Cleanup begins in Irene's wake

Published online: Aug 29, 2011 News Trade Only Today
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The Coast Guard today urged people to stay clear of beaches and stay off the water as millions of East Coast residents, from North Carolina to Maine, are recovering from the effects of Hurricane Irene.

All Coast Guard small-boat stations secured operations in anticipation of the hurricane and are still surveying their capabilities, according to a statement. As a result, they will have minimal search-and-rescue capabilities until they can get their resources established.

"Even with the hurricane's passing, the ocean and rivers are still very dangerous," said Capt. Meredith Austin, captain of the port of Philadelphia. "We urge people to stay off the water until the waves and rip currents are no longer feeling the effects of the hurricane, which might be several days from now."

"Now that Irene has passed there is still much work to be done to ensure the waterways of the bay are safe for boating," added Capt. Mark O'Malley, the captain of the Port of Baltimore. "We urge people to stay off the water until the Coast Guard has surveyed the bay."

Sea Tow officials said this morning that their members seemed well prepared for the storm.

"I think people prepared very well ahead of time. From the number of calls we're getting post-storm, people really heeded the warnings to protect their boats," chief administrative officer Kristen Frohnhoefer told Soundings Trade Only.

In order to ensure its members could call in during the storm, Sea Tow moved its call center from Long Island, N.Y. to Florida, she added.

"The general consensus is that a good deal of mariners really took heed," added vice president of operations Robert Backhaus. "I think this time around, I get the sense that people really paid close attention."

Some areas that seemed to have the most calls for service included Merrick, Long Island, Pamlico Sound and Chrystal Coast, N.C. and eastern Connecticut, they said.

Along the Massachusetts coast, residents and boat owners were surveying storm damage this morning. Dozens of boats were littered across beaches, torn from their moorings as Irene hit. Residents said they watched as the storm tossed vessels about in the raging storm surge, WCVB-TV in Boston reported.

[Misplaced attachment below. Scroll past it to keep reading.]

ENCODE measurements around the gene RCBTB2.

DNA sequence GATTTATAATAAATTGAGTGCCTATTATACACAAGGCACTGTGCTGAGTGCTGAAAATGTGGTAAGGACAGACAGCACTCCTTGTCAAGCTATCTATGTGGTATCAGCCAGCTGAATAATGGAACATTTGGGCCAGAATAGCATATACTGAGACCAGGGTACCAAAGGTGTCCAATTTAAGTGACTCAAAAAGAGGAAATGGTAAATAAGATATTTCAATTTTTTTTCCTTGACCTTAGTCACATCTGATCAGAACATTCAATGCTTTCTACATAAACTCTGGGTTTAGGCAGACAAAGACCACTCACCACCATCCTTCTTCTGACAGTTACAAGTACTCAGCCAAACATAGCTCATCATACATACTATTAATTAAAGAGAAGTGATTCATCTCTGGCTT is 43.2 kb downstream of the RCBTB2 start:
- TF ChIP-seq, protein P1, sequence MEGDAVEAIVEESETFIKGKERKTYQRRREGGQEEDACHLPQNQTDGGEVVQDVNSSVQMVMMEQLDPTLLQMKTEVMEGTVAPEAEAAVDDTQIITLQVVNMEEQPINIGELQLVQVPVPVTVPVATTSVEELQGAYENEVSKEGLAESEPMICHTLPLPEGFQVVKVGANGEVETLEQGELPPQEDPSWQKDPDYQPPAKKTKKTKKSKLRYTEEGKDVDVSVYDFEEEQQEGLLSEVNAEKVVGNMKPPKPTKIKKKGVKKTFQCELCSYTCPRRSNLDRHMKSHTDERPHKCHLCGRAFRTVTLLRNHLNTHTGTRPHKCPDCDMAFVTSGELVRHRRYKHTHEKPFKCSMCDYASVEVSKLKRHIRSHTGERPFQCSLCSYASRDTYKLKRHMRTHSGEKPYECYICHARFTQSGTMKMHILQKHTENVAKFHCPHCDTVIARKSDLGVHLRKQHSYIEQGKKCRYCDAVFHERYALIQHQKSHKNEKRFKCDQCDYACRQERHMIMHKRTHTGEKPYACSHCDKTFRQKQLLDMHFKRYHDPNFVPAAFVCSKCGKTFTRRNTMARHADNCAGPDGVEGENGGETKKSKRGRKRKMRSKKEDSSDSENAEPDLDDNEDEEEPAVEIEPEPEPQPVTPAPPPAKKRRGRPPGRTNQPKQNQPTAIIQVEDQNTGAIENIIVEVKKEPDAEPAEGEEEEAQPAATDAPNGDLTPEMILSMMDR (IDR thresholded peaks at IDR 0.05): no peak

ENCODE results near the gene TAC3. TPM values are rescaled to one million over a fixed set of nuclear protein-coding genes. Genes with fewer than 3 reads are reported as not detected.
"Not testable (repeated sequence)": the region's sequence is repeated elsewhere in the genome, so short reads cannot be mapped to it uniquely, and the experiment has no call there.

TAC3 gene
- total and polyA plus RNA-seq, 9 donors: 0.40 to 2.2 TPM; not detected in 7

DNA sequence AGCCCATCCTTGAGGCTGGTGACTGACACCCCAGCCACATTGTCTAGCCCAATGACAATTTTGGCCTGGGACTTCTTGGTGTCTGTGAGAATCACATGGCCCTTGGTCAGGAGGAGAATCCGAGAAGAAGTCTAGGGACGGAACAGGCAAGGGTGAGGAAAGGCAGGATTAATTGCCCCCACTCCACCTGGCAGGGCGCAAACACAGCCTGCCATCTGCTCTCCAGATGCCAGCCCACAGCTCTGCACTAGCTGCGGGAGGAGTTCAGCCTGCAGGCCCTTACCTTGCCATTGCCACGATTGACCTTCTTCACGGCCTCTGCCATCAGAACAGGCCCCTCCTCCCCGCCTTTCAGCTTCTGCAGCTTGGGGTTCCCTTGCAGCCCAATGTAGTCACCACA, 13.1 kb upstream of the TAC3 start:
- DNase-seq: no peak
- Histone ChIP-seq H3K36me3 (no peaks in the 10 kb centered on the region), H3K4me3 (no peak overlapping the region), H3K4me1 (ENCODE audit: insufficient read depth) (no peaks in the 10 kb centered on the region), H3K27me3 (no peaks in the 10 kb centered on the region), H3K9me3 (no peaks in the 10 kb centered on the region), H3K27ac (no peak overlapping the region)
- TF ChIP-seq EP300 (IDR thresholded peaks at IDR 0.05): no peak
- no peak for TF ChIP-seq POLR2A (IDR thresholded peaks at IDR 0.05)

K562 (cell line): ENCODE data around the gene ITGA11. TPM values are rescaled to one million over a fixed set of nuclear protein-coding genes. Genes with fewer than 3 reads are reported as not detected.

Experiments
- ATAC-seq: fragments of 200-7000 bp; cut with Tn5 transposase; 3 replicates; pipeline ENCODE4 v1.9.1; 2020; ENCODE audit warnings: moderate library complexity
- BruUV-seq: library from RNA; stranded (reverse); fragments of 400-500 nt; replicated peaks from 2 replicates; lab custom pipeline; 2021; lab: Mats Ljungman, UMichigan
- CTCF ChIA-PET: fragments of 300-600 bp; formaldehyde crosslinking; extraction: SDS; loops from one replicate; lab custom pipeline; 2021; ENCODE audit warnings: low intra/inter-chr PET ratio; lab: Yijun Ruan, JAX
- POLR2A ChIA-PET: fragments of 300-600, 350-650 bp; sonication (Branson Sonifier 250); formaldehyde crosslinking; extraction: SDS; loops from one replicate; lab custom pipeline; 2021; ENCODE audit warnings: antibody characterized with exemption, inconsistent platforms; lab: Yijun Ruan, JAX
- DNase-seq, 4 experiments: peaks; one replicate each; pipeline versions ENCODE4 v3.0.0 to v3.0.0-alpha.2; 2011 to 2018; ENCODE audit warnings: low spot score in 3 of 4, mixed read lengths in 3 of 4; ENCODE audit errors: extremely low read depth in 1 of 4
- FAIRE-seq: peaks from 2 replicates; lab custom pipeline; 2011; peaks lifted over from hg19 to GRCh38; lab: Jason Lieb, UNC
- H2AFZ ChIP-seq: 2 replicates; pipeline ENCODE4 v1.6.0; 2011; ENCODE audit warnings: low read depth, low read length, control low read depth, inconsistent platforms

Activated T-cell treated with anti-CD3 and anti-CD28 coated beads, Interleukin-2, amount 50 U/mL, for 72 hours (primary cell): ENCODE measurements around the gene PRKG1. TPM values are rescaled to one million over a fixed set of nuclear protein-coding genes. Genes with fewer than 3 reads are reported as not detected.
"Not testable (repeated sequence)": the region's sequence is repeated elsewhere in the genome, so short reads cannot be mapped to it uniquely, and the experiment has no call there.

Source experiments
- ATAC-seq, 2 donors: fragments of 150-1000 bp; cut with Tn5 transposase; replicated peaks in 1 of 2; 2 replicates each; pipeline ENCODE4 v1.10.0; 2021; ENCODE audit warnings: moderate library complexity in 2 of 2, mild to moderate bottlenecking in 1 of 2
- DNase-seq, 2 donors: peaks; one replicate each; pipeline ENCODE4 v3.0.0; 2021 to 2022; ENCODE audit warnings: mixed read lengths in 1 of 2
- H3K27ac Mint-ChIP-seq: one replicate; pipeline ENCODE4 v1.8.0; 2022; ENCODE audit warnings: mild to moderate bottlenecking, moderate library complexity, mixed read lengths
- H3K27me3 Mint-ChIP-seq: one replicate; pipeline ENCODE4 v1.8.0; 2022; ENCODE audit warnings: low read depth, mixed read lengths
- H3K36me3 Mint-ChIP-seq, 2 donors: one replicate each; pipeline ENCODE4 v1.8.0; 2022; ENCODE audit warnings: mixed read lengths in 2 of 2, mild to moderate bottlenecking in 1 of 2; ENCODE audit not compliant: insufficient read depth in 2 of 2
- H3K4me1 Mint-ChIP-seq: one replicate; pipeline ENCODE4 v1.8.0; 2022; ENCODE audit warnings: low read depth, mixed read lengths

"We were at the Swampscott Yacht Club and sitting out on the porch watching all the boats leave one by one. You see them break free, turn toward the beach and sail away," one witness told the TV station.

Cleanup was the emphasis Sunday afternoon west of the Pamlico Sound in North Carolina after Irene hit with a storm surge of up to 7 feet. Boats and private docks along the Neuse River in New Bern were ripped away, WRAL-TV reported.

New York's Dennis Conner's North Cove, a megayacht marina, had 40 yachts in the marina during the storm, and all survived intact.

"The biggest issue the marina faced during the storm was the high tide," Commodore Michael Fortenbaugh said in a statement. "It crested around 9 a.m. [Sunday] with a height of about 3.5 feet above normal high water. The water came about 10 inches over the marina quay, but the water did not get close to the level of the upper esplanade.  The height of the water was similar to what occurs during a strong winter nor'easter."

At least 24 deaths were attributed to Irene. Toppled trees, fallen debris and flooding caused hundreds of roads to be closed during the weekend. Up and down the coast, 2.4 million people evacuated, according to media reports.
 
In New Jersey, the ocean surge and rainfall caused severe inland flooding. Gov. Chris Christie said damage there will total at least $1 billion and could reach "tens of billions of dollars." Virginia's governor called the blackout in his state the second-largest ever and warned that electricity might not be restored for a week.

The American Red Cross, which is providing services to tens of thousands of people because of the storm, said it expects flood relief efforts to be a "large operation and last for several weeks."

More than 27,000 people spent Saturday night in shelters opened or supported by the American Red Cross as Hurricane Irene moved up the East Coast. The Red Cross has relief operations ongoing in more than a dozen states and thousands of disaster workers helping people from North Carolina to New England.

Millions of people and businesses on the East Coast remain without power today as a result of the hurricane.

More than 850,000 FirstEnergy customers in New Jersey, Pennsylvania and Maryland were without power, the company reported. To date, electrical service has been restored to more than 400,000 customers.

"While crews are making progress, debris from downed trees and limbs and areas of heavy flooding are hampering restoration efforts," FirstEnergy said in a statement. "Many of these outages are isolated and will require a significant number of repairs to bring small numbers of customers back in service."

It was six years ago today that Hurricane Katrina hit the Gulf Coast, destroying communities over a wide path. The estimated death toll ranges to more than 1,800 and property loss is estimated at $125 billion. More than 1 million people were evacuated during and after the storm.


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